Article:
Graduating from high school is an exciting time for graduates and their families. It’s a time to reflect on their accomplishments and envision what the future holds. It’s also a time for hosting and attending graduation parties. But we need to remember to be open, cautious, and caring to ensure all teens stay safe. Research shows that parents can make a big difference by taking the time to talk to teens about keeping the festivities alcohol-free. It is important to set expectations, rules, and consequences, and by informing them you will be there to supervise any parties. Unfortunately, when teens drink in celebration of graduations they often engage is risky behavior and accidents, sexual assaults, medical emergencies, and alcohol-related traffic crashes can happen.
Having family policies about adolescent drinking at home is vital and parents personal use and views are essential in setting expectations. Studies have shown that it’s important to talk early and often with children and teens about mutual concerns regarding alcohol. In Illinois, the Social Host Law, which went into effect January 1, 2013, holds adults accountable for underage drinking that occurs in the home. To prevent accidents while protecting yourself from liability, make graduation party safety a top priority. Make sure that alcohol is not served to anyone underage. Be aware of where you store your alcohol, and always remind your teen that the alcohol in your house is off-limits. Short, frequent discussions can have a real impact on your teen. Talking often builds an open, trusting relationship with your teen. Young people are more likely to avoid drinking when they have a strong, trusting relationship with their parents. Take the time to discuss your beliefs and opinions about alcohol with your child.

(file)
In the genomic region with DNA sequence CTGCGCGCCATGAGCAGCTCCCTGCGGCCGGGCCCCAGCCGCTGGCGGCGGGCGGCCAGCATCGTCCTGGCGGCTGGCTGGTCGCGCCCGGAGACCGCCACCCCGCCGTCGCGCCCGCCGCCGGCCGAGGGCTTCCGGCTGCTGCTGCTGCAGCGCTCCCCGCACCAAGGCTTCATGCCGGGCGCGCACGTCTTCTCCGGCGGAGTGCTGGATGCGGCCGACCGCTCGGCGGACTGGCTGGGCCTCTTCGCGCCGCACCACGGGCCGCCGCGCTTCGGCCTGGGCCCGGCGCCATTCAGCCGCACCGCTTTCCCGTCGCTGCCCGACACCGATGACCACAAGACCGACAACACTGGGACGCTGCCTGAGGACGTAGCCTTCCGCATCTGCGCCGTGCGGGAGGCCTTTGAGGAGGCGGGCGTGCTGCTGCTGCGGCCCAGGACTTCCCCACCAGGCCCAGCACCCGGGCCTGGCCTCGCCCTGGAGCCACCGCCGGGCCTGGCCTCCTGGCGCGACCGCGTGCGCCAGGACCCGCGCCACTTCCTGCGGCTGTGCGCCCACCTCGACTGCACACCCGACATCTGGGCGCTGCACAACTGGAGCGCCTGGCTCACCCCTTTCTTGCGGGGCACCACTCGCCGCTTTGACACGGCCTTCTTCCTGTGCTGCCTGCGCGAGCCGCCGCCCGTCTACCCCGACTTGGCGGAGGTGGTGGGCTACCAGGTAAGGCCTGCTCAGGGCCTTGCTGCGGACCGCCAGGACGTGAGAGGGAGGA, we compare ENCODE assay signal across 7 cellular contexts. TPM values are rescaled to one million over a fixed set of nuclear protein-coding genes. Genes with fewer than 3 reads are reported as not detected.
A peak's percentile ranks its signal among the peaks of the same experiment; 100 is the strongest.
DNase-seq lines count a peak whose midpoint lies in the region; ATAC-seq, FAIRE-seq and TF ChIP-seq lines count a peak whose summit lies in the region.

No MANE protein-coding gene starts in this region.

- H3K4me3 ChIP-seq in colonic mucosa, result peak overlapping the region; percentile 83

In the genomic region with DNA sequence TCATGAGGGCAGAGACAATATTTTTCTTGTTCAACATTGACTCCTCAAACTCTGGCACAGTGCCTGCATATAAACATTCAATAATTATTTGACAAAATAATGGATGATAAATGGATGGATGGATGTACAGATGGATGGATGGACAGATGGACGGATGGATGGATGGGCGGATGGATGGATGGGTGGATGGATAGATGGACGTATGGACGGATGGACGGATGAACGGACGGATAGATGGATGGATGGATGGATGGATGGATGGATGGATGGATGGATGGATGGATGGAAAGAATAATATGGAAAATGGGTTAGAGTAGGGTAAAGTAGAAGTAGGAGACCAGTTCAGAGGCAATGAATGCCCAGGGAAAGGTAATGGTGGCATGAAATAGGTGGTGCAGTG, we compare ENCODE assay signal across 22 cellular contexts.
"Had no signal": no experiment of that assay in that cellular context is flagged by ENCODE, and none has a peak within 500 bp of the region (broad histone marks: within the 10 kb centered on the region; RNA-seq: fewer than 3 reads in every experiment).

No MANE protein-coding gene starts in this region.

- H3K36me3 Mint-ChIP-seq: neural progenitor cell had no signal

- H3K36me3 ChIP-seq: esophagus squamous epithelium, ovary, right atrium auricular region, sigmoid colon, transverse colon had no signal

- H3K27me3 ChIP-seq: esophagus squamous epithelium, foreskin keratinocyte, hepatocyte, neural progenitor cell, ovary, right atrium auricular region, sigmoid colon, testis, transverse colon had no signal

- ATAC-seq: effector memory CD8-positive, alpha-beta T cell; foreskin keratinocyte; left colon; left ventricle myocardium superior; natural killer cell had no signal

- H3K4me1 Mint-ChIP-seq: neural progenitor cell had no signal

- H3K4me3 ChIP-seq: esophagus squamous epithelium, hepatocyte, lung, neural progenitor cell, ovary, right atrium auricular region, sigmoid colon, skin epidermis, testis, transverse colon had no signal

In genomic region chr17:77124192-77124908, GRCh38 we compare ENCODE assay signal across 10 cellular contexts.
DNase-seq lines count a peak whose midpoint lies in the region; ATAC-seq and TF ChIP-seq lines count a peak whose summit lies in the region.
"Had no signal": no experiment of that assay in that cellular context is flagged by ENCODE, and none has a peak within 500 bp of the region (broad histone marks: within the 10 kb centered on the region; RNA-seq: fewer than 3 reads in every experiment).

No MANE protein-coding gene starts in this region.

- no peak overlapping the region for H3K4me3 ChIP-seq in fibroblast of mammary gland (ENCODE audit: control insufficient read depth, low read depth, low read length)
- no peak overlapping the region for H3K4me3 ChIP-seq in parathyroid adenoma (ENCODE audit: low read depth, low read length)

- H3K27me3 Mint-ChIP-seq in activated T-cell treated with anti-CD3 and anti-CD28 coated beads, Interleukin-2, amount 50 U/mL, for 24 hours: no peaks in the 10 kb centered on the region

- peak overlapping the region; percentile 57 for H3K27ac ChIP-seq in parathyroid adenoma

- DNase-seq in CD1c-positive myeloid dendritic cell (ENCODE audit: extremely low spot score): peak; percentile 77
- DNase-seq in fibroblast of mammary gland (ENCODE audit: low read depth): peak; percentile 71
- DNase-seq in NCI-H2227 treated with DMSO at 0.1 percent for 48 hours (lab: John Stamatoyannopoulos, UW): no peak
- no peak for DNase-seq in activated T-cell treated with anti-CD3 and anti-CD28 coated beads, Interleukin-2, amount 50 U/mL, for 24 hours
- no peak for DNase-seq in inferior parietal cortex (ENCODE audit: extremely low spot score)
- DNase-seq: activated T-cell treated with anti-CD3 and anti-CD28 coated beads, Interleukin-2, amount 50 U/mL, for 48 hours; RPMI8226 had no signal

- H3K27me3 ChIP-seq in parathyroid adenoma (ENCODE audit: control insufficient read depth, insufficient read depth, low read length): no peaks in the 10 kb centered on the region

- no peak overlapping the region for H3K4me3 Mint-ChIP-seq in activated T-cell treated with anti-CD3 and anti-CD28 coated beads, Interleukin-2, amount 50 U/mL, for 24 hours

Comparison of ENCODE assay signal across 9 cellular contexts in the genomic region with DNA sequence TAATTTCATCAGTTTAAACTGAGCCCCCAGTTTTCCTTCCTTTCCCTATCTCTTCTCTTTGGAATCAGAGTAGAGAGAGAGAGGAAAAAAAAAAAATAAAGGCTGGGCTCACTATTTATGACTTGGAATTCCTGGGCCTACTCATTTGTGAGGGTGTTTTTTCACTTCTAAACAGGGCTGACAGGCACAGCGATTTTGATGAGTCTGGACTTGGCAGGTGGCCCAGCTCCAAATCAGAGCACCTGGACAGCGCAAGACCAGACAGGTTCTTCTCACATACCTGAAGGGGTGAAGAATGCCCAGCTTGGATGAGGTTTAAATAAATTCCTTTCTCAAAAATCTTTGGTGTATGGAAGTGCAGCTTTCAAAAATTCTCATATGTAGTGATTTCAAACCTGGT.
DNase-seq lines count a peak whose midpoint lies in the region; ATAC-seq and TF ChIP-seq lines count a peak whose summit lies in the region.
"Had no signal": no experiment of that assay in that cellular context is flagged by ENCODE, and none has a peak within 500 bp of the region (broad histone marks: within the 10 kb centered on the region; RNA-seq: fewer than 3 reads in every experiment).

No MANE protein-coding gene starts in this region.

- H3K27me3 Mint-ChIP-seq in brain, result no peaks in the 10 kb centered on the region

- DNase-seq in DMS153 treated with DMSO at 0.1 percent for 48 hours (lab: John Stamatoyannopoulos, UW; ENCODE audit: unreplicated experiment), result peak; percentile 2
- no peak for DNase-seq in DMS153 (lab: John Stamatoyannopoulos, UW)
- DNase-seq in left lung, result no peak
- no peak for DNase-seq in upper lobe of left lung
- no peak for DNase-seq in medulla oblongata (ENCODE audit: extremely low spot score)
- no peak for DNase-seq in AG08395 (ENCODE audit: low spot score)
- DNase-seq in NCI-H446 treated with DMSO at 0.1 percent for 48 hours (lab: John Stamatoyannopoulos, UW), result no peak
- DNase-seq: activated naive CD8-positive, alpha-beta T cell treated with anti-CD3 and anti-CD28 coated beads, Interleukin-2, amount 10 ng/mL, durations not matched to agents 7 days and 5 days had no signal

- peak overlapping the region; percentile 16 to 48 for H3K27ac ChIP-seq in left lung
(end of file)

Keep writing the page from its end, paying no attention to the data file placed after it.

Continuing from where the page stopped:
According to CDC: Alcohol is the most commonly used and abused drug among youth in the United States. Excessive drinking is responsible for more than 4,300 deaths among underage youth each year. People aged 12 to 20 years drink 11% of all alcohol consumed in the U.S. More than 90% of this alcohol is consumed in the form of binge drinking. The 2015 Youth Risk Behavior Survey found that among high school students, during the past 30 days:
-33% drank some amount of alcohol
-18% binge drank 8% drove after drinking alcohol
-20% rode with a driver who had been drinking alcohol
Angie Peralez BA, CADC & Yesenia Lopez BA, MHP, Renz Addiction Counseling Center
For more information on the social host law, visit: https://www2.illinois.gov/ilcc/education/pages/parental-responsibility/know-the-law.aspx